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Associate In Fidelity And Surety Bonding (AFSB)

Associate In Fidelity And Surety Bonding (AFSB)

What Is an Associate In Fidelity And Surety Bonding (AFSB)?

Associate in Fidelity and Surety Bonding (AFSB) is a certification earned by professionals in the insurance industry. To get this certification, candidates must complete a series of exams that cover various parts of surety and the surety industry.

Albeit the AFSB is at last presented by the American Institute for Chartered Property Casualty Underwriters (AICPCU), the coursework and exams are supervised by The Institutes, a subsidiary of AICPCU which gives educational resources to insurance professionals.

How AFSBs Work

Fidelity and surety bonding is an area of insurance by which one party is safeguarding itself against the risk that another party will fail to complete an act or cease from doing something it vowed not to do. Surety bonding alludes to bonds that include three separate gatherings, while fidelity bonds are insurance policies that can include just two gatherings.

To connote their insight and skill around here, candidates can get the AFSB by signing up for a series of courses. These starting courses cover the principles of suretyship, contract surety, commercial surety and crime insurance, business law for insurance professionals, and finance and accounting for insurance professionals. The candidate must likewise finish a fifty inquiry exam on either ethical rules for insurance professionals, or on ethics and the Chartered Property Casualty Underwriter (CPCU) code of professional conduct.

Regularly, it takes candidates somewhere in the range of 15 and 21 months to complete this coursework, including the exams that should be passed for each course. Every exam requires around 2 or 3 hours to complete, and can incorporate both various decision questions and expositions. When the candidate has gotten their AFSB, they can additionally upgrade their credentials by chasing after the Associate in General Insurance (AINS) or Associate in Insurance Services (AIS) assignments.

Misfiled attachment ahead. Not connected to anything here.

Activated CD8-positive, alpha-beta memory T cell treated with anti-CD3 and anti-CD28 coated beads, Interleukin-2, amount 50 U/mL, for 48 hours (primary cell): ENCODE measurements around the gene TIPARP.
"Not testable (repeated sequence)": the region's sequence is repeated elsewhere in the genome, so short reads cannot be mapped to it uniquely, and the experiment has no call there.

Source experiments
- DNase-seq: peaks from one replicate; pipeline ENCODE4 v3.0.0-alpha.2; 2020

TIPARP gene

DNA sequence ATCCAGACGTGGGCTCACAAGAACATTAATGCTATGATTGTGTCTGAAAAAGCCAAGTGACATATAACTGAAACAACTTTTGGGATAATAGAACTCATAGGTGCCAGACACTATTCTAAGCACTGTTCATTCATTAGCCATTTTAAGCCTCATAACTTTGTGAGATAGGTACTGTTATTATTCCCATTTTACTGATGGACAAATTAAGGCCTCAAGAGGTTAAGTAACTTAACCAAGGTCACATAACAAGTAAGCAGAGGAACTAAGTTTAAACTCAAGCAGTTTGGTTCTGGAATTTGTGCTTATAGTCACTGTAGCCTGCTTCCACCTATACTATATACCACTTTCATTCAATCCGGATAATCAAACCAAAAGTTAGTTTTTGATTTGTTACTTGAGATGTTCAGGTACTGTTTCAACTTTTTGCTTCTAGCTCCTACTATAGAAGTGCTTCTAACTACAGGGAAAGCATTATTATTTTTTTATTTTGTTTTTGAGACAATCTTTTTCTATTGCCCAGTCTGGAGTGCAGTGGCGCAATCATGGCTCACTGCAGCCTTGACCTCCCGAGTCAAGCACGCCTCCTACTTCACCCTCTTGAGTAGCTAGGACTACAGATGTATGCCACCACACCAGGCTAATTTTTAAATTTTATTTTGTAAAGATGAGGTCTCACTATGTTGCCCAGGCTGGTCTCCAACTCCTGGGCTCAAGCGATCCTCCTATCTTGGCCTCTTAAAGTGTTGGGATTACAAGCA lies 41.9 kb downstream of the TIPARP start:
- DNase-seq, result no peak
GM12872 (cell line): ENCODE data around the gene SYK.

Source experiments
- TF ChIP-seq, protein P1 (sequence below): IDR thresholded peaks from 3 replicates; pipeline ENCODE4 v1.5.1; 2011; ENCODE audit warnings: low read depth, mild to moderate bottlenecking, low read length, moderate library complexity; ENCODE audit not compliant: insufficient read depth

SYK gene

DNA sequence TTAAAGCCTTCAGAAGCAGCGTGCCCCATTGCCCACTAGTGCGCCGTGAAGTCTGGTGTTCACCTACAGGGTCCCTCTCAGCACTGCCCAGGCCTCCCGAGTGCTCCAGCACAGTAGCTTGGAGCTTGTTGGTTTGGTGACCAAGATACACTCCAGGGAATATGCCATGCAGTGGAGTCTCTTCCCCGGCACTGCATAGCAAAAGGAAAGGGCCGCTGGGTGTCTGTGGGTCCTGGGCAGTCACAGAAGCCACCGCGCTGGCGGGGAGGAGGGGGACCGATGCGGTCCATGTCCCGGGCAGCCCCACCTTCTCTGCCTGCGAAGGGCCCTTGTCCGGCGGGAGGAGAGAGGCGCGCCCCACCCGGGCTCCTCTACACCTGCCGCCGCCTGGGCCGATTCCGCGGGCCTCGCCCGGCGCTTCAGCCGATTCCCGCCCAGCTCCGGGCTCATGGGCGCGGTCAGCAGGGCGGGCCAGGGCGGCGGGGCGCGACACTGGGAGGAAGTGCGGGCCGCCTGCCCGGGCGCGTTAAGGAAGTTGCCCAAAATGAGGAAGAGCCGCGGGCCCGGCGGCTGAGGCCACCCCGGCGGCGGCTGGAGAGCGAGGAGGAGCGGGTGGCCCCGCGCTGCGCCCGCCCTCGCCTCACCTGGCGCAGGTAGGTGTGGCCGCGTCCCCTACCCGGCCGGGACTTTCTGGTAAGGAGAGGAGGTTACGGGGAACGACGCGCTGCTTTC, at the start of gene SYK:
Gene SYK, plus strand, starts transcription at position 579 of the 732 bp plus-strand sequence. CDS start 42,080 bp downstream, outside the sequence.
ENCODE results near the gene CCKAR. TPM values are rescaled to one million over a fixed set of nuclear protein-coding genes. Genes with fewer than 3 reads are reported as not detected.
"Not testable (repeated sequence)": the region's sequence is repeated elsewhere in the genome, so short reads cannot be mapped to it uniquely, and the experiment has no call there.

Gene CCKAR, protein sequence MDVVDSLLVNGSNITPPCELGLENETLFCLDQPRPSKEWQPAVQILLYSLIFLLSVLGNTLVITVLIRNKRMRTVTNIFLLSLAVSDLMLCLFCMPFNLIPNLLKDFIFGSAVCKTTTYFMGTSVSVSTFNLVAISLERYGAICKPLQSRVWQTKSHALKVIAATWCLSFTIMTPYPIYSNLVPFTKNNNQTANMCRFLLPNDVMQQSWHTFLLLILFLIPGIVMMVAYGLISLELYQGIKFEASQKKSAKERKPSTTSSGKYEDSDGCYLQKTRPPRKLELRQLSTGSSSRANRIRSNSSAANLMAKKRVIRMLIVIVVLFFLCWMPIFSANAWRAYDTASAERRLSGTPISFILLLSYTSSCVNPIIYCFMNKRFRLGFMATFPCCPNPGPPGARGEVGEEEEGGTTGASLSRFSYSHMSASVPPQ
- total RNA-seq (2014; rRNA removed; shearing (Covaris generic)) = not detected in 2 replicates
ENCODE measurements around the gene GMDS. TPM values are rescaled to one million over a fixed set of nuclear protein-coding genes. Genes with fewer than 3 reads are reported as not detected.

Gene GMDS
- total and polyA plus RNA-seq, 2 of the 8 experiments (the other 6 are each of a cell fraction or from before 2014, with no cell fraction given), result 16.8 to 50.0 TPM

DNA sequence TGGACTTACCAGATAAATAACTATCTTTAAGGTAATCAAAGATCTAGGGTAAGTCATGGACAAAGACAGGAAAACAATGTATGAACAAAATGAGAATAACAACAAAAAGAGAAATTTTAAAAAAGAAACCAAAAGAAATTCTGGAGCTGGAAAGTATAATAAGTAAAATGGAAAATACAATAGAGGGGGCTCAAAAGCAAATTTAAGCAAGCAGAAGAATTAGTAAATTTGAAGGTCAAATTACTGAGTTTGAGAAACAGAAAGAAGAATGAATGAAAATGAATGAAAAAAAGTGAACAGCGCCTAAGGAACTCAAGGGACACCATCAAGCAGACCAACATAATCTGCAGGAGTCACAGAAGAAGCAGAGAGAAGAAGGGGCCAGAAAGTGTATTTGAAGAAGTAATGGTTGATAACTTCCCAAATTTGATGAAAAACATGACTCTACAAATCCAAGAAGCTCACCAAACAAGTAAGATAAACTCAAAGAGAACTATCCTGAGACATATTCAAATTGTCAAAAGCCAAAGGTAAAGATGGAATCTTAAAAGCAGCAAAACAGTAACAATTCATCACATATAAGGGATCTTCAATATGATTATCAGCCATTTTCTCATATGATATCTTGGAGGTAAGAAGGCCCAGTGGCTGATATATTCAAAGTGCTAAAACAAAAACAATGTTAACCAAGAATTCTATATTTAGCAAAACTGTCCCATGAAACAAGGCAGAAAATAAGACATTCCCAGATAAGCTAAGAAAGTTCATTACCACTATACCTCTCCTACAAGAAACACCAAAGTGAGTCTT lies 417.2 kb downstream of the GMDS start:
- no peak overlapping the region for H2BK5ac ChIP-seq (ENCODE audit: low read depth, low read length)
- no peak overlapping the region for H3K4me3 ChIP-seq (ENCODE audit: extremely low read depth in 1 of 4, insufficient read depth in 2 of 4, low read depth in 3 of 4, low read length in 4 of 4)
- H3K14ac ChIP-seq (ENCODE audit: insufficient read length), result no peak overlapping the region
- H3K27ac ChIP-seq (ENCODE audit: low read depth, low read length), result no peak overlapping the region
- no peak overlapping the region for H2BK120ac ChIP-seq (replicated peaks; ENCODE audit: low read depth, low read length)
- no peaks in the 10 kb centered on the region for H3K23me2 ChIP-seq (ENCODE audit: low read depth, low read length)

Real World Example of an AFSB

Candidates wishing to seek after the AFSB can do so utilizing either face to face or online classes. Regardless, the material utilized in the courses must be purchased from The Institutes. Albeit professional experience in the insurance industry would be an asset, The Institutes doesn't officially need the candidate to have any higher education or experience requirements to earn the assignment.

The AFSB coursework gives a broad scope of industry information on subjects like the commercial surety industry, the legal scene of the insurance industry, and the methods used to help corporate decision making. It likewise includes specific skills and methods, for example, financial statement analysis, insurance underwriting, and credit investigation practices.


  • It is centered around a portion of the insurance party zeroed in on counterparty risks.
  • To earn the AFSB, candidates must finish a series of exams taking roughly 15 to 21 months to complete.
  • AFSB is a professional assignment earned by insurance professionals.